We eased off the engine and coasted for a minute or two. Repeated taps on the chartplotter screen indicated the blip was ALWAYS .32 or .33 nm in front of us, dead center off the bow. We sped back up to cruising speed only to find the blip sped up too.

Those that know Peter know he has impeccable vision. His eagle eyes can spot birds working over the ocean miles away. His fish eyes can spot and identify anything that moves within 100′ while swimming underwater. His night-vision is unreal. If anyone could see what was in front of us, it was Peter. He quickly grabbed the spotlight and made his way up to the bow. He hoped to see a glow, splash, reflection or something… instead he saw nothing but blackness.

With each rotation of the radar, the blip kept changing shapes, like a cloud in the sky on a sunny day. It definitely wasn’t waves. Waves have a distinct way of scattering around the boat on the screen and never reappear in the exact same place again. It wasn’t a water spout. The skies were clear and littered with stars. It wasn’t the shore. The radar signature showed features of the coastline to our starboard that were consistent with the graphics on the chartplotter. We wracked our brains trying to think of what else would cause a signature like that.

Before leaving the dock back in Florida we installed a High Definition Garmin Radar system with an 18″ dome mounted on our mizzen mast. It can pick up the smallest of objects including birds, navigational markers, mooring balls, waves and squalls. It shows other boats so accurately we can make out the stern and bow. The gain can be adjusted to filter out sensitivity as well.

What we saw on the radar that night was beyond eerie, bordering supernatural.

Following Van Sant’s guide, we “motored tight against the cliffs in the flat calm” exiting the anchorage and heading East. Is it a coincidence that it’s at this exact part of the guide that he tells how this bay is also named “the Scots Woman” and a woman supposedly haunts the bay? He goes on to say, “on different occasions I’ve talked with sober and mature merchant seamen who told me they have heard the crying of a woman while crossing the bay at night.” He then reports that he logged a peculiar melancholy during his first trip across the bay, years before learning of the haunting.

There is no other way to explain the feeling that Peter and I had that night, other than we felt as if the tiny blip on our radar screen was leading us out of Bahia Escocesa. It stayed with us for the entire length of the Eastern headland until we rounded Cabo Cabron, then vanishing from our screen as quickly as it had appeared.


For ages, salty sailors have told stories of strange happenings out at sea. Though intrigued by the mysteries of those that have gone before us, the stories we tell here are our own. What do you think might have caused the eerie radar signature we saw? Please leave a comment your thoughts about our experience!!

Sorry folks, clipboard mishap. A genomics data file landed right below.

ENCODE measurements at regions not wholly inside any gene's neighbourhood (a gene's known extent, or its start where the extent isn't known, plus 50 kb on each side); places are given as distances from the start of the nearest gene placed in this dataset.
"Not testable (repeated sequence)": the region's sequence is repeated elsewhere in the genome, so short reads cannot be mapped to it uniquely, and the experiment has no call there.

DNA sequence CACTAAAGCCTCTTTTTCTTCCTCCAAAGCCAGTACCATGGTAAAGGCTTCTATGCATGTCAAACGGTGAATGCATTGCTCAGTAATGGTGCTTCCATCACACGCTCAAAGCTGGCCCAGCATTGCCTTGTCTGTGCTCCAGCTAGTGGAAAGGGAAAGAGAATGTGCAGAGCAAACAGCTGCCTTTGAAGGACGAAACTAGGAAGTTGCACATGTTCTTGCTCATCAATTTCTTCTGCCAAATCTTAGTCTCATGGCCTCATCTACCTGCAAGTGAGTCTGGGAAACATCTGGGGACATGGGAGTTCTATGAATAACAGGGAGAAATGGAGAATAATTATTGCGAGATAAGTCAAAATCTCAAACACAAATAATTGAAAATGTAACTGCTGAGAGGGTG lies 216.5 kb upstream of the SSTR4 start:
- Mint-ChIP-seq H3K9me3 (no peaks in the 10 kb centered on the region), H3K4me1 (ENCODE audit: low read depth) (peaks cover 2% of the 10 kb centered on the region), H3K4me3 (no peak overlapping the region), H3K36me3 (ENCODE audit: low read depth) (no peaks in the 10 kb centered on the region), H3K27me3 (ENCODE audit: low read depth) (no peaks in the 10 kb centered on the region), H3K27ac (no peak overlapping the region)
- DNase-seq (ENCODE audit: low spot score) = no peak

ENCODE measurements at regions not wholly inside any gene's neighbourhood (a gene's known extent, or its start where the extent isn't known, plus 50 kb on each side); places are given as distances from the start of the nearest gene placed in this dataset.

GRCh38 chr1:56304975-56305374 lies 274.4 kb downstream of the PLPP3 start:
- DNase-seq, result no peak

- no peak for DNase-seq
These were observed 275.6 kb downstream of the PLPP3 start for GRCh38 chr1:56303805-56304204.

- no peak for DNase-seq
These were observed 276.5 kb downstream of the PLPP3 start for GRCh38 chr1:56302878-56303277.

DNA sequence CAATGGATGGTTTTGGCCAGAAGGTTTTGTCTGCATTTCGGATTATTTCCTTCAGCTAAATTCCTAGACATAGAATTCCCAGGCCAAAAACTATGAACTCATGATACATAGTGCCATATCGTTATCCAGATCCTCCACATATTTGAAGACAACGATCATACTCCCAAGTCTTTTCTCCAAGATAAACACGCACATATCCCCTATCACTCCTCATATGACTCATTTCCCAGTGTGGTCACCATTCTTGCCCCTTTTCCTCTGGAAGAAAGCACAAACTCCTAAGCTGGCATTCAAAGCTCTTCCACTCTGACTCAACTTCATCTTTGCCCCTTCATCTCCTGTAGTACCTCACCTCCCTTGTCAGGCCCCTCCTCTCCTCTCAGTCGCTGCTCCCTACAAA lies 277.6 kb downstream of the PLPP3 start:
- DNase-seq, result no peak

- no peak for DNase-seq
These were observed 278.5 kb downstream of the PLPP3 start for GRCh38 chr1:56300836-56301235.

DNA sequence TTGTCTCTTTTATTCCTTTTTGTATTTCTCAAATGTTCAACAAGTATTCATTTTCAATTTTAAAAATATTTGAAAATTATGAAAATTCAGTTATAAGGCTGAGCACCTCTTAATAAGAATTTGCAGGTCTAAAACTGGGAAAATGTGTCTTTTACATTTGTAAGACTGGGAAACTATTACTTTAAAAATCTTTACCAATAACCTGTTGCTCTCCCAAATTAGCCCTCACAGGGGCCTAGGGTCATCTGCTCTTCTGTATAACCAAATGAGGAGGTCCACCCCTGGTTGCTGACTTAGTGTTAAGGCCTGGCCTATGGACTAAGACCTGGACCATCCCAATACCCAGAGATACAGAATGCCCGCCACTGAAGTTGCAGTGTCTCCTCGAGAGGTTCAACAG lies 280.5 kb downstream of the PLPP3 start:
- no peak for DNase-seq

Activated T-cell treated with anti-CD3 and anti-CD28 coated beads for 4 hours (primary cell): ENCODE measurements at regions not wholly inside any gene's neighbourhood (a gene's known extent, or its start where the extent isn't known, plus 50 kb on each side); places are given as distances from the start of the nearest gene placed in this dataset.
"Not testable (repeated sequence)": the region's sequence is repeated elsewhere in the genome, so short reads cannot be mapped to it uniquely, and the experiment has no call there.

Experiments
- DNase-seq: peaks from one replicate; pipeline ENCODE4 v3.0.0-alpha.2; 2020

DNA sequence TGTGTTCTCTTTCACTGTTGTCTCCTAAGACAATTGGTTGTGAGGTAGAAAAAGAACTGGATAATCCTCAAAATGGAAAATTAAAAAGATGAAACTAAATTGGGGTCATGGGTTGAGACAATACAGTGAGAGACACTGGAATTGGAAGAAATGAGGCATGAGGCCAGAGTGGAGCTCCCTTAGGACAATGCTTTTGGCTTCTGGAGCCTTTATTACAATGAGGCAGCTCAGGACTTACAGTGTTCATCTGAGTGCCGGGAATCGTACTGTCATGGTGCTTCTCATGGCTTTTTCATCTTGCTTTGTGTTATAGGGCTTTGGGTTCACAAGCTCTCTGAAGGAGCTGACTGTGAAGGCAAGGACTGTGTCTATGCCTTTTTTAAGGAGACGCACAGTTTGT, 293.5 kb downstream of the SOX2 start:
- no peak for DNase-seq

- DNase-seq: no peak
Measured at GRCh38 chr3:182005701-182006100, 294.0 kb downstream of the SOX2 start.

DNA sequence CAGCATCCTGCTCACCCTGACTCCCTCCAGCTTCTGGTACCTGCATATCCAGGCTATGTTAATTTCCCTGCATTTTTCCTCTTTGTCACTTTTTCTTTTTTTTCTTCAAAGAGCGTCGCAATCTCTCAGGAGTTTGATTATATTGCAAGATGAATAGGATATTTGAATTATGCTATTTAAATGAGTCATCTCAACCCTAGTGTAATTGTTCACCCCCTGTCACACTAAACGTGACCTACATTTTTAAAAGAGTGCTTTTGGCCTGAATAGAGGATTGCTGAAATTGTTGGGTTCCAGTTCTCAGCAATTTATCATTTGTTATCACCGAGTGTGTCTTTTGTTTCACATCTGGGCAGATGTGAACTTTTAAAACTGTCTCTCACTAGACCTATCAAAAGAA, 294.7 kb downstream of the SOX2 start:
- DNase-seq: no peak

The Thorny Path to Windward

Year after year, cruisers like ourselves sail south from the East Coast of the U.S. and make our way toward the Caribbean. We brave the swells, storms, currents and Trade Winds planning our every move around weather windows. The North Coast of the Dominican Republic is by far the roughest leg of the journey and many often sail right past it jumping off from Turks and Caicos and arriving in Puerto Rico.

We decided to take what old salts like to call the “Thorny Path to Windward” fighting the cape effects and coastal acceleration sailing dead into the wind as we make our way East. We followed Van Sant’s guide, or what he likes to call the “Thornless Path to Windward,” all the way across the North Coast of the DR and we are forever grateful for his wealth of knowledge. Most helpful was his suggested itinerary for departure and arrival times at various points along the coast. With a few minor tweaks on the departure times, Van Sant’s itinerary saved us from getting beat up on the near 300nm journey from Luperón to Puerto Rico.


Ready to say good bye to Luperón, Peter and I went into town one last time to get our despacho before the Navy building closed at 5pm. The DR is very strict about being cleared in and out of each port of call, inspecting yachts in transit for any illegal stowaways. We made sure to ask the officials to document that our next stop would be the next major port of call, Samana. It’s okay to stop along the way for weather and resting, but any officials we might have encountered would need to see that we were properly cleared out of Luperón and our next destination is recorded as still within the country. If we had declared that our next stop would be Puerto Rico, but we had stopped again along the DR coast, we would have been checked out of the country already and in a heap of trouble with the local authorities. If we don’t stop at Samana, it’s no big deal. Puerto Rico doesn’t care to see the despacho at all.

The Navy officials were willing to process our paperwork at 4:30pm since we told them we were leaving within the hour. If we were not going to leave right away, they wanted us to wait until the next day and come back to get our despacho then. Conveniently, the officer was not able to get ahold of anyone that could come out to inspect our boat since everyone had gone home already. He processed our despacho, shook our hands and sent us on our merry way.

Peter and I had no intention of leaving at 6:00 in the evening, knowing the Trade Winds were surely still piping outside the harbor with less than friendly seas pummeling across the entrance. Didn’t they know who Bruce Van Sant was? He lives in Luperón for crying out loud!! Hadn’t they dealt with thousands of other cruisers following Mr. Van Sant’s recommendation to leave at 4am? Apparently not.